CV: Marie, for me what stood out in terms of color, was the use of green, giving the comic a queasy, sickly feel. How important is it to get the colors right to set the mood of the story?

ME: Oh man…Incredibly important. Especially here, in a comic where you’re not quite sure what’s real and what isn’t. The shift from a natural palette to a very, very unnatural one is an important key. I like to think those natural colors give the readers a little scrap of reality they can grab onto before we yank it away.

CV: Cullen, your father was a professional hypnotist. How much of that did you draw from while researching for REGRESSION?

CB: It’s safe to say this book wouldn’t exist if my dad hadn’t been a hypnotist. I drew a great deal of inspiration from watching his performances. That first-hand experience was the bulk of my research into hypnosis and past life regression. I did a little more, but not much.

CV: What do you think makes an effective horror comic? And what are the challenges in creating one?

CB: In a horror comic, you don’t get “jump scares” to startle the reader. Instead, you have to rely on building an atmosphere of dread. One of the ways to do that is to make the reader really care about (or at least relate to) the characters. If the characters are real, the reader will care about what happens to them and be afraid for them.

DL: I personally find that the more personal works are the most effective. By that I mean, works that focus more on the characters as opposed to all the blood and guts that are sure to surround them. When you can really empathize with them. Because once you’ve reached that point, it’s easier to see yourself in their shoes, and that’s when the real fear beings. And the challenge in creating an effective horror comic is to create one that’s NEW. I guess that applies to any genre though.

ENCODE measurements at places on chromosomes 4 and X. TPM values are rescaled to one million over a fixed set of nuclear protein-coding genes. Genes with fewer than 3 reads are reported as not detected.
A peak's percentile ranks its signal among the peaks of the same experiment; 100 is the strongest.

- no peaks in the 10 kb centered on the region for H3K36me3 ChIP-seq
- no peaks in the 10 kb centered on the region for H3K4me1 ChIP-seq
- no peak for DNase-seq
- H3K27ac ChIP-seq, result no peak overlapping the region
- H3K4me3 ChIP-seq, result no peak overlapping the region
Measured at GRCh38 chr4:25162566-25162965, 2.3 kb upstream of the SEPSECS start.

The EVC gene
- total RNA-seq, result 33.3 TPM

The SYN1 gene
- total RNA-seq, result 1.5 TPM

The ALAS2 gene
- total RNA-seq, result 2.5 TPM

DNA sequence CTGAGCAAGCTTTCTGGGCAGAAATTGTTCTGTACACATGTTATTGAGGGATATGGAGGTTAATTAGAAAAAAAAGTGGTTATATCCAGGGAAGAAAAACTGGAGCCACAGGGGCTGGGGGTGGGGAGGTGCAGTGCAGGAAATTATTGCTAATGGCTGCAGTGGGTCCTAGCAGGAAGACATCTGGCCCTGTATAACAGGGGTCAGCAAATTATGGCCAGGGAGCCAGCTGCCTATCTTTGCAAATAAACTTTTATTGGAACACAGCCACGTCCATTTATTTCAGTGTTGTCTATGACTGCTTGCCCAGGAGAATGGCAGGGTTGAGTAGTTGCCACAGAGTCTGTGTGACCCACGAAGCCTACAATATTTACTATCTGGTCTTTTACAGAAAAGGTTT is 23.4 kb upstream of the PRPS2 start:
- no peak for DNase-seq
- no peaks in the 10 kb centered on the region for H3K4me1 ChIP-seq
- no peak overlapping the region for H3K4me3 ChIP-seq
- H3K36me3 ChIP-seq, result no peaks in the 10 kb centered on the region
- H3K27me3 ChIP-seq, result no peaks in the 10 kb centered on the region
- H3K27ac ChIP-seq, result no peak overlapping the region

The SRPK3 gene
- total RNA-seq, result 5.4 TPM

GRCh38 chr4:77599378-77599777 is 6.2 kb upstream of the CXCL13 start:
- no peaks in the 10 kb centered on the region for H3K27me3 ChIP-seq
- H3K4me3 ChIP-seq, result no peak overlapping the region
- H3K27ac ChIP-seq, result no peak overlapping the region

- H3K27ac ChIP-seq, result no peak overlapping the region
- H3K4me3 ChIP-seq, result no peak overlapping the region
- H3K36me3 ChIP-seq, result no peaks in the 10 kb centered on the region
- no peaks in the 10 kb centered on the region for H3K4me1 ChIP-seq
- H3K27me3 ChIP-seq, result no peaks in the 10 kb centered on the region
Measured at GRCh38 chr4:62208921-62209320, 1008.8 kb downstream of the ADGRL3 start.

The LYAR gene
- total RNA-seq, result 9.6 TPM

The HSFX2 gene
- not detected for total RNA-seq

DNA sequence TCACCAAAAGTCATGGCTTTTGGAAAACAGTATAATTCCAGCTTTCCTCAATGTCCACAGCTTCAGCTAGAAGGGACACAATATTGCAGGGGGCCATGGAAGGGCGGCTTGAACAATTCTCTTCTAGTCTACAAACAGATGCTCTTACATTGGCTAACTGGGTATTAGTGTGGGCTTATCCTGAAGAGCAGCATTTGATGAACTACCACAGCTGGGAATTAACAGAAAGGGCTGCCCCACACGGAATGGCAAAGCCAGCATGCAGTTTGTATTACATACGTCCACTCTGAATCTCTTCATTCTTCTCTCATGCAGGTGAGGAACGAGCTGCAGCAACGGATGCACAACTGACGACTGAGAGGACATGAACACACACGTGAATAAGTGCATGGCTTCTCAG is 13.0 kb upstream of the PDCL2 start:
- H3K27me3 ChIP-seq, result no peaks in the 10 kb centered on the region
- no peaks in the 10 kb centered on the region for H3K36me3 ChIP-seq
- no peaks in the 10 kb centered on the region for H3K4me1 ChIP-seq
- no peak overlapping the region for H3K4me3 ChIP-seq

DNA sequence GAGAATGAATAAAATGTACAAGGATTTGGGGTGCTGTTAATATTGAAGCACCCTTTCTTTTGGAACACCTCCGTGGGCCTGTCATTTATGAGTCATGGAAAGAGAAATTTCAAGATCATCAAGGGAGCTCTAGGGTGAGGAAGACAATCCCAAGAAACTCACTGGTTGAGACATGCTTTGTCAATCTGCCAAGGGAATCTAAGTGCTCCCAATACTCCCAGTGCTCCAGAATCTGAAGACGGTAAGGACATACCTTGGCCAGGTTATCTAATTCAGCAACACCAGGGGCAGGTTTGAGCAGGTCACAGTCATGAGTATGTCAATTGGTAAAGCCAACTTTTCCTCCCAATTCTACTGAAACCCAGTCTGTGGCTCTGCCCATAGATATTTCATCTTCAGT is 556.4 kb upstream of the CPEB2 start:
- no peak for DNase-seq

ME: Ditto Cullen. The atmosphere…and that slow build of dread.


CV: Would any of you undergo regression therapy, given the opportunity?

CB: I’m curious, to be sure, but I don’t think so. I’m way, way too afraid of what I might find out.  

DL: Hell yea! Whats the worst that can happen.

ME: Not anymore! I like to think that I’d be a blank slate, that I’m the only me there’s been, but…I’m sure Adrian felt that way too.

READ: Jason Latour and Ivan Brandon, writers of BLACK CLOUD join us for an interview about the new series!

CV: Before we finish up, are there any upcoming projects you’d like to mention to your fans?

CB: I’m always working on a lot of projects. In addition to REGRESSION, I’m writing THE DAMNED for Oni Press. THE DAMNED was my introduction to professional comics over 10 years ago. Brian Hurtt and I are returning to that series as an ongoing book. A trade paperback of the original series just came out (in full color for the first time) for only $10. And a new first issue comes out soon for only $1. I think it will be a great introduction to the word of 1930s noir with demons for new readers and old!

DL: I have this books coming out in the not too distant future called RIPTIDE by Scott Chitwood and the awesome folks at RED5Comics. And as always feel free to check out TETHERED with David Precht and HAUNTED Vol 1 & 2 with Scott Chitwood.

ME: Oof – some stuff is in the pipes for me that I can’t talk about, but my past had me coloring PISTOLWHIP and 2 SISTERS, I letter FALLEN VEIL (over at Table Titans) and DEPT. H. In the very near future folks will be able to check out a comic collaboration between me and the band PUP that combines punk music with horror, and right now, people can check out my short horror comic collections, WE ARE IN A DARK PLACE, and PUNX WIN! – both of which are available online (so-engery.com) and in print format from my web store.

REGRESSION #1 terrifies comics shelves from the 10th of April. If you want to keep up with the creative team’s work follow them on Twitter @cullenbunn, dannyluckert.com, and @so_energy.